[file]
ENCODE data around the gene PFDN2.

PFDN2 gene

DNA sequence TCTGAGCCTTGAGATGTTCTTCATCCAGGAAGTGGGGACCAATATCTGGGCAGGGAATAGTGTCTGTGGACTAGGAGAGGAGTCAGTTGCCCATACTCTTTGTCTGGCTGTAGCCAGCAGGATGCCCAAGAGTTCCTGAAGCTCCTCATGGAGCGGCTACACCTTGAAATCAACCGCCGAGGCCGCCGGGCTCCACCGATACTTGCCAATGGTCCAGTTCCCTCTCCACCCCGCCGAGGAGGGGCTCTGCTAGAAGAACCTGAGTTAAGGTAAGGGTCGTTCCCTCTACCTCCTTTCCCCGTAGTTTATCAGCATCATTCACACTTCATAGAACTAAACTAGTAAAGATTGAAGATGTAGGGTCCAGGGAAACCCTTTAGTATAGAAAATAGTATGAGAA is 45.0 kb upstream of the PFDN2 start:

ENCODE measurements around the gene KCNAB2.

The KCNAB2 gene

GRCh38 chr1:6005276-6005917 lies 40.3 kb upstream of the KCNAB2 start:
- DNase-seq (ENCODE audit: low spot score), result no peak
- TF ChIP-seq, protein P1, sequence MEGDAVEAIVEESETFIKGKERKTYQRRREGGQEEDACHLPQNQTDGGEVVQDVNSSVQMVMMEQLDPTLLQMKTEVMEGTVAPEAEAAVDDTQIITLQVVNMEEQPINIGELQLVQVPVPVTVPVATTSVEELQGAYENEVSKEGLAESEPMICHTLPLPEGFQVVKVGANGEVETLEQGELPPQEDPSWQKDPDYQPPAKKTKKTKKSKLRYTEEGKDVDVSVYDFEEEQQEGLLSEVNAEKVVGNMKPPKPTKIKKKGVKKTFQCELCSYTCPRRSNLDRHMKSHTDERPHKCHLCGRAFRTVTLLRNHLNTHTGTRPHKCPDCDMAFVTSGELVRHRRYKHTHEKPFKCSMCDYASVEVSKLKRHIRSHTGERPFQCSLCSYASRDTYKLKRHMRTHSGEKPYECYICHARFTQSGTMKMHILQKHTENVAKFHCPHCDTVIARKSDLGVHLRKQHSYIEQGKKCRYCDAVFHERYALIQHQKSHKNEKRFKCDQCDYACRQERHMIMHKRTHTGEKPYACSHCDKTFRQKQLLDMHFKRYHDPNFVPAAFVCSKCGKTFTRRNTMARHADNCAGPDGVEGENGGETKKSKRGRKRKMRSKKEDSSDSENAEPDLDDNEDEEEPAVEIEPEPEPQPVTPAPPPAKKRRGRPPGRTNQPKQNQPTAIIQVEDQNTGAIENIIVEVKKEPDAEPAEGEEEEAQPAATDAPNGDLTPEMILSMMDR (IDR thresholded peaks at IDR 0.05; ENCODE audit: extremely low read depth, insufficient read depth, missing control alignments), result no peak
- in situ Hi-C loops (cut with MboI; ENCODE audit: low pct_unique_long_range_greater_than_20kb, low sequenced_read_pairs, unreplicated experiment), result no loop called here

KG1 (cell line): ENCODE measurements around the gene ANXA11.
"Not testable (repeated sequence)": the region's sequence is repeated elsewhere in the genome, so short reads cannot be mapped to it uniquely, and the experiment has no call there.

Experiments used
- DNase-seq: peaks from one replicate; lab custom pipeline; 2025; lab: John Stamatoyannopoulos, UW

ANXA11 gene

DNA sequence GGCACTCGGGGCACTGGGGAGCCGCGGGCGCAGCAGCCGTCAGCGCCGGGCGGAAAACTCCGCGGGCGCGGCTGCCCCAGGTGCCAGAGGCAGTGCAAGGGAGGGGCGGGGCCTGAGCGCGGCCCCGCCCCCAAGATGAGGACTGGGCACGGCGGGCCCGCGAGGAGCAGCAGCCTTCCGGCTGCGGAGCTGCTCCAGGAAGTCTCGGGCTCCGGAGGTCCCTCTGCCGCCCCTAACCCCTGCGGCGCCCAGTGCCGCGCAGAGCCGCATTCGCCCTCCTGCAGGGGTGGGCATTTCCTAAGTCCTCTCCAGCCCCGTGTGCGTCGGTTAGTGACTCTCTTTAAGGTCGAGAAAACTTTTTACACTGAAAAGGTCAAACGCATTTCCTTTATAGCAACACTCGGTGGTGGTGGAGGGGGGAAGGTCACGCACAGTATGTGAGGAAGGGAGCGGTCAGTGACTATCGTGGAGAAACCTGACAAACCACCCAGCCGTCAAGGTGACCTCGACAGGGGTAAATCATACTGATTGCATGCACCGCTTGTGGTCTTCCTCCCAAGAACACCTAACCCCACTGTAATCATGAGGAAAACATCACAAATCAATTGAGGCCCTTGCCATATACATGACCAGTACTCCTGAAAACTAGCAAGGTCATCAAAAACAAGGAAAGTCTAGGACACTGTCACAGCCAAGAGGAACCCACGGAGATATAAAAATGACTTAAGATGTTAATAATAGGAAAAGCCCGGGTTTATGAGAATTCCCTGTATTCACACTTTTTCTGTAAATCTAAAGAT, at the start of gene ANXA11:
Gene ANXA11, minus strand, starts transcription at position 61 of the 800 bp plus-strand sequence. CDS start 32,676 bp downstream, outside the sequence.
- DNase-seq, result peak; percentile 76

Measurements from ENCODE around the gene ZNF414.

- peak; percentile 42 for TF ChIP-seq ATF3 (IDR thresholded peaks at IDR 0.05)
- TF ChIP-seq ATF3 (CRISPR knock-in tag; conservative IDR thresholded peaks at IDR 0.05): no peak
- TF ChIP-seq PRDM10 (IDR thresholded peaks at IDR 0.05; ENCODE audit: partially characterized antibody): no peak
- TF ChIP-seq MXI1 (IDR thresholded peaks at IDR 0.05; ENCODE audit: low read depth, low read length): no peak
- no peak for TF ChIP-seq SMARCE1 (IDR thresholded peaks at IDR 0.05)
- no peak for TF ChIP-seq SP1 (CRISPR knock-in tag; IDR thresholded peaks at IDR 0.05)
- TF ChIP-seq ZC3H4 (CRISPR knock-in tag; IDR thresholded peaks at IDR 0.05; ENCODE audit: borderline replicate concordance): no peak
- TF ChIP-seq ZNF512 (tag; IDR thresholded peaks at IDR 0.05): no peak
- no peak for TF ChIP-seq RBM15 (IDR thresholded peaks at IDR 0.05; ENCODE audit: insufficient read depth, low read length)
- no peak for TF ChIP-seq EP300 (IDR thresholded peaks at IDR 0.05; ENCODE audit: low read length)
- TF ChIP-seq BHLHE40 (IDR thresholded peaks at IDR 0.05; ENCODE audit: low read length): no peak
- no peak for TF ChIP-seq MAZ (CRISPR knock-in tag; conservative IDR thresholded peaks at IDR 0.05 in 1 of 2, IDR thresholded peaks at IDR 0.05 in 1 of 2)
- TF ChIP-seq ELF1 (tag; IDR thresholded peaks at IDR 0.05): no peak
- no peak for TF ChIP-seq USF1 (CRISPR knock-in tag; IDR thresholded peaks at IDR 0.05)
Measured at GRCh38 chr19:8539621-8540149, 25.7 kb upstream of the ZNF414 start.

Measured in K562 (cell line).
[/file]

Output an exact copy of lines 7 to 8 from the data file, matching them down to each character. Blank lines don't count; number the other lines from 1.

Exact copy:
- DNase-seq (ENCODE audit: low spot score), result no peak
- TF ChIP-seq, protein P1, sequence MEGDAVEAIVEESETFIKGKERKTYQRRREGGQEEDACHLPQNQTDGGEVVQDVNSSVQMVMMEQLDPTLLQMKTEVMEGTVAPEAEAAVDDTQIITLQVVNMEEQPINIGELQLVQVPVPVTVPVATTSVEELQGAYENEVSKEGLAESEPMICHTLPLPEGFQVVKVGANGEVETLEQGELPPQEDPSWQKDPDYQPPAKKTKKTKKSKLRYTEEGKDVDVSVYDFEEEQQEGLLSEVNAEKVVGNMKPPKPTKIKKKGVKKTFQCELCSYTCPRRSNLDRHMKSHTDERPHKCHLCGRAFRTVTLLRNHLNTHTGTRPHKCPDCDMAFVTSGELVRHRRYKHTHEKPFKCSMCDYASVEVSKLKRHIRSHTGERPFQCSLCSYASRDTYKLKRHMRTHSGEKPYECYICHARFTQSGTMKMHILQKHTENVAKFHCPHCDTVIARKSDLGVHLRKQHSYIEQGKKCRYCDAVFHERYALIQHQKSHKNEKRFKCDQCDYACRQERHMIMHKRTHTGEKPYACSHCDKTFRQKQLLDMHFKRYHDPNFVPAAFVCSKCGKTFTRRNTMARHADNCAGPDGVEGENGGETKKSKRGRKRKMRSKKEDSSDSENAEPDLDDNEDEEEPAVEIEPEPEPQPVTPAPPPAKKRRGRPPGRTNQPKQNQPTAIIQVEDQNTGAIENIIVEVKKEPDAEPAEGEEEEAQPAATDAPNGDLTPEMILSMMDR (IDR thresholded peaks at IDR 0.05; ENCODE audit: extremely low read depth, insufficient read depth, missing control alignments), result no peak